WHEATFIELD – The board of the Niagara County Industrial Development Agency decided last week that it likes its current policy on providing tax breaks to Niagara Falls hotels, and scheduled action on another one.
A vote is expected Monday on a 10-year tax abatement for Rupal Corp., the owners of the former EconoLodge at 200 Rainbow Blvd. in the Falls.
Company vice president Nirel Patel said the family-owned business plans to increase the 44-room motel to a 110-room “upper-midscale hotel” with an indoor swimming pool, an arcade and ground-level retail space available for lease.
The facility dropped the EconoLodge name in January and is now operating as the Red Maple Inn, but Patel said the name will change again to a national brand name, which he said hasn’t been nailed down yet. But he made it clear he believes the facility needs to be bigger, brighter and shinier, especially considering its location.
“That EconoLodge is two blocks from the state park,” he said. “An economy property that close to the state park is not doing the destination justice. … Our goal here is to upgrade it substantially.”
The current three-story hotel will have two floors added atop it, and a new five-story modular building will be erected beside it. The new building will consist of “modular boxes” made in Pennsylvania, and that’s why IDA board member Michael W. McNally voted against even considering the application for assistance.
“Lack of local labor and lack of local supplies,” explained McNally, the business manager of Local 22 of the Plumbers and Steamfitters Union. “If we’re giving tax breaks to local companies, they should be built here.” He also said he was concerned about the quality of such structures.
The $11.3 million project is supposed to boost the hotel’s employment from the current seven workers to 24, the application says. The reduced property taxes and an exemption from paying sales tax on building materials and equipment would save the hotel $2.14 million over 10 years, the IDA staff calculated.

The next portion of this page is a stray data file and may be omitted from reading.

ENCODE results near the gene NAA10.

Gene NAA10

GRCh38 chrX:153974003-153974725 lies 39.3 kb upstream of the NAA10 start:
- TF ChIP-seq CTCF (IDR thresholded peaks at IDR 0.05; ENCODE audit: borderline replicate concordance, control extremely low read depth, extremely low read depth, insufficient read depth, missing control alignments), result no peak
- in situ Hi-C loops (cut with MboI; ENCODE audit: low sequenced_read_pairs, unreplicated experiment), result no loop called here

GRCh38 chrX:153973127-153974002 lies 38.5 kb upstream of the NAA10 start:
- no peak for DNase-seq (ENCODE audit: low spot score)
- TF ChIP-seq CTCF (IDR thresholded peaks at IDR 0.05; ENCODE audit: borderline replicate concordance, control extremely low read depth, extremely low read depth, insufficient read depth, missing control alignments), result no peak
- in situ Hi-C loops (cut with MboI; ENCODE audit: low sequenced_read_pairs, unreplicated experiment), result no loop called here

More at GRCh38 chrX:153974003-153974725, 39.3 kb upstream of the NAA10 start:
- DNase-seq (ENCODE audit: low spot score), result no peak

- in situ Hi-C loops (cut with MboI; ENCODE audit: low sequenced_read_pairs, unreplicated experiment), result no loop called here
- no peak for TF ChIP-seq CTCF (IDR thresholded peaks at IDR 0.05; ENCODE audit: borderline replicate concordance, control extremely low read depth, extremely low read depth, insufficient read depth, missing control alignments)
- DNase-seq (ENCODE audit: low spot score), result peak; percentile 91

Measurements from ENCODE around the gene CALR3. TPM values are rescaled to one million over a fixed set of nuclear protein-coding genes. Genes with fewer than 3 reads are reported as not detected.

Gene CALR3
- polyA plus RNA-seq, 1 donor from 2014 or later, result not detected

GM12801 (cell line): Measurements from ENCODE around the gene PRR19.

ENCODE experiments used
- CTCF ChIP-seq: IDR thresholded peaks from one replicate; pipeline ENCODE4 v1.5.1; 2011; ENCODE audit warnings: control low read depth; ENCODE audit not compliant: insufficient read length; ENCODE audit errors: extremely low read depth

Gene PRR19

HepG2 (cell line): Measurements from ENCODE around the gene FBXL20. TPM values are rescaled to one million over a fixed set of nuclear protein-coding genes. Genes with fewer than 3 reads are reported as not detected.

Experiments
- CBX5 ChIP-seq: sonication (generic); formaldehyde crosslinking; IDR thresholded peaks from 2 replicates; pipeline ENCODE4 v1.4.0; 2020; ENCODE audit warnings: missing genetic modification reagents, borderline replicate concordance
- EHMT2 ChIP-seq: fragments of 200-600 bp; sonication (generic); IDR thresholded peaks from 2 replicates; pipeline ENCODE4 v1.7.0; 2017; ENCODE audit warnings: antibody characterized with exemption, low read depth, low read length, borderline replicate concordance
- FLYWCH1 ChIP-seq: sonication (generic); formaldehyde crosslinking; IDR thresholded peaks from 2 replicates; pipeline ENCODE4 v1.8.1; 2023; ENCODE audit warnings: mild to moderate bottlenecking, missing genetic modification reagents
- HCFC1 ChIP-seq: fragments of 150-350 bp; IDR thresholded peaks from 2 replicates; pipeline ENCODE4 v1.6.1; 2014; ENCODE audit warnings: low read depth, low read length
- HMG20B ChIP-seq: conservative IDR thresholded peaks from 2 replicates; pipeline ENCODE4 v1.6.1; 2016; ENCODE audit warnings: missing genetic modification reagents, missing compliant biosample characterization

This would be the 14th hotel construction or makeover project in Niagara Falls that the IDA has assisted since 2012, totaling 1,210 rooms, the equivalent of 375 full-time jobs and $135 million in capital investment.
At an Aug. 26 rally, local labor unions criticized the IDA’s policy of offering tax breaks to small motels. Spokesmen argued that the incentives should be saved for big hotels that would produce more jobs.
After a board discussion last week, IDA Chairman Henry M. Sloma said, “We’re good with the position we’ve been taking and we will continue with it, irrespective of whether it’s small or big.”
He said the IDA is working to transform the Niagara Falls tourism market, and for that the city needs good hotels “for people who can’t afford four- or five-star hotels.”
“We needed an airport. We did that. Now we’re rebuilding all the hotels, and there’s more pieces to come. This is an important point in history. Drive around and look. It’s happening,” Sloma said.